When searching for a new executive position, you should first understand how your current contract could impact your prospective employment.
A non-compete clause is a common addition to many employee contracts. The National Law Review reports that between 16 and 18 percent of all workers are subject to a non-compete agreement, and that number is much higher for business executives.
Here is what you need to know about the enforceability of such clauses in Texas.
Texas allows businesses to enforce non-compete conditions only if they provide reasonable restrictions on the duration, scope and geographic area of future activities. Conditions that are too broad are likely unenforceable.
For example, your employer can only limit activities that you performed for the company itself. They cannot prevent you from working in the same industry altogether.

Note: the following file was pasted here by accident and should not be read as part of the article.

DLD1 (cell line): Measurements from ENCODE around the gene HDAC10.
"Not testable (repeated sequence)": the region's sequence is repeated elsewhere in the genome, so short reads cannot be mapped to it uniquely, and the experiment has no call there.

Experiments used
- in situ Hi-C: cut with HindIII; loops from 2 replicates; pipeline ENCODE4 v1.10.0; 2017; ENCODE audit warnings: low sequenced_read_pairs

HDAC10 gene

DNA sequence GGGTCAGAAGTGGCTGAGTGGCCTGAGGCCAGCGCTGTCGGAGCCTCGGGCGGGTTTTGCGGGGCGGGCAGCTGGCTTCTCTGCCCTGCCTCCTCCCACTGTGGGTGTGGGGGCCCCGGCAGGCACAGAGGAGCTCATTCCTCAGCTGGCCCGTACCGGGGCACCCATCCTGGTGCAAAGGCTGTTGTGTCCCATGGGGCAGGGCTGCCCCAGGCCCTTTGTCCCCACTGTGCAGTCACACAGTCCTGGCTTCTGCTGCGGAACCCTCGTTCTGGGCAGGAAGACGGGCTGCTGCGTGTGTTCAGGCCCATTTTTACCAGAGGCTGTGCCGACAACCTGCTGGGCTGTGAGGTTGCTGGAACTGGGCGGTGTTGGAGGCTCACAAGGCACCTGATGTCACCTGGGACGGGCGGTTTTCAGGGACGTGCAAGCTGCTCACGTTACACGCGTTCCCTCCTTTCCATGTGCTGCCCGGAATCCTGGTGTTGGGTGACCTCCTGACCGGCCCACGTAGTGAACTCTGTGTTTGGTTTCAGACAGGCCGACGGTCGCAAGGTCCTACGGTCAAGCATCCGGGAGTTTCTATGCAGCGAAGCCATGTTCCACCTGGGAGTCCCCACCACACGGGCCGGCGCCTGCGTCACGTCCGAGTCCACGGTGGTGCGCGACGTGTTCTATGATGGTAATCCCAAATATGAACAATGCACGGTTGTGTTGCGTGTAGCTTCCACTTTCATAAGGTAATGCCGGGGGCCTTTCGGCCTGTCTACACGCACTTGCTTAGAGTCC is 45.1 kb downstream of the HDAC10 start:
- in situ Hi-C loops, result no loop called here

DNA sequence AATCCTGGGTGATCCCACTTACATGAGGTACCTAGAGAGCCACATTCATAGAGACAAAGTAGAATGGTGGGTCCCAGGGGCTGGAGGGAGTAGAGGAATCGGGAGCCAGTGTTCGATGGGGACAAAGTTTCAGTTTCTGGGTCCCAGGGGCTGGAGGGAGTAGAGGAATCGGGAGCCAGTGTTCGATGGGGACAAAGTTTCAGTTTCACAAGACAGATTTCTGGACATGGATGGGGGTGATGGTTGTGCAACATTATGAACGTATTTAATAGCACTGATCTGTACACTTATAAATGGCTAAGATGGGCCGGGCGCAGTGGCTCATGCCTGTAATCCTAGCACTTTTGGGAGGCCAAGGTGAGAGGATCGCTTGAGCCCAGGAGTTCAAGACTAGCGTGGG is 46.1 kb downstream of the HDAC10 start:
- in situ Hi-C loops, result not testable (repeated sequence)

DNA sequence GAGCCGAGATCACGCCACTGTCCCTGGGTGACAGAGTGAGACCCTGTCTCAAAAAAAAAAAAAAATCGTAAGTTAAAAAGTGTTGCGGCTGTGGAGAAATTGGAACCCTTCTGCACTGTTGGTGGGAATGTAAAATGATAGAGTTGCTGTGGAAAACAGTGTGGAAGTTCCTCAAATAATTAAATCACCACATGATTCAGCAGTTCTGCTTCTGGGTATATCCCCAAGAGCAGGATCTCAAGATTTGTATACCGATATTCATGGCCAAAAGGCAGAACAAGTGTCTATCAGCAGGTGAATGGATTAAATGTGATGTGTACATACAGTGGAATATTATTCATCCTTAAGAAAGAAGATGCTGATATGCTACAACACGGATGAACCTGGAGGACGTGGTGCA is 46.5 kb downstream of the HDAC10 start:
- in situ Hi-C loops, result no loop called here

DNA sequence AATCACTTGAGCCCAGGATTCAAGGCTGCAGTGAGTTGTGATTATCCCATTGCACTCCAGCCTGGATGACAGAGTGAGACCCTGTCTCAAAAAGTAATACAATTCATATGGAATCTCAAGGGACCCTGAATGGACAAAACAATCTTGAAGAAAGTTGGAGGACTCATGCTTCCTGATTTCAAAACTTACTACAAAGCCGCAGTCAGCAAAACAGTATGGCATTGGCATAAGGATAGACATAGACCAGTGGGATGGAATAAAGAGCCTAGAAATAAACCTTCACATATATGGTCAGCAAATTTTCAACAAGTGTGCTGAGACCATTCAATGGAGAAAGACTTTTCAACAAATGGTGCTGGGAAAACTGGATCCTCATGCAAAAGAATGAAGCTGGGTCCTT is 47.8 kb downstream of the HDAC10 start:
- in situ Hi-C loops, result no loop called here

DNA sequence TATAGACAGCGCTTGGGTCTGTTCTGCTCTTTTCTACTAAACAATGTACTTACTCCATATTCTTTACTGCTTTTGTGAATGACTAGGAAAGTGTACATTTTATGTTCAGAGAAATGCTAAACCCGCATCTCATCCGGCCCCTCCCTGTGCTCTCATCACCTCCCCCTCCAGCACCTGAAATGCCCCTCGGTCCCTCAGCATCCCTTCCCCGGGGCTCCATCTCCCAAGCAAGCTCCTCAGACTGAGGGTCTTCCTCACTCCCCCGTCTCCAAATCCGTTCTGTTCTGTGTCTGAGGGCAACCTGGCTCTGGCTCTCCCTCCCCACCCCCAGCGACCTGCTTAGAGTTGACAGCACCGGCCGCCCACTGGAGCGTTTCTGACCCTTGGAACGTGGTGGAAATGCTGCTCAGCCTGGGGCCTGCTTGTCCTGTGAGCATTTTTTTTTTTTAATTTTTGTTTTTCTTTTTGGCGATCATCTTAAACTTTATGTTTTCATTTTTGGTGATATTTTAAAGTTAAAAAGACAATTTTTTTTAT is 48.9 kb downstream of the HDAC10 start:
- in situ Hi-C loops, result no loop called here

Additionally, your employer can not enforce restrictions beyond the geographic area that it operates in. A company that only works in Houston would have difficulty enforcing a non-compete agreement for the whole country.
In Texas, an employer can only place non-compete restrictions on employees that receive sufficient consideration beyond monetary bonuses or promises of continued employment. In general, adequate consideration includes any valuable company information that a business would want to protect, such as client lists, trade secrets and specialized training. Most executives have access to this kind of information.
Even if you believe you have received adequate consideration as an employee, your non-compete clause could still be unenforceable. A legal expert can help you understand your options.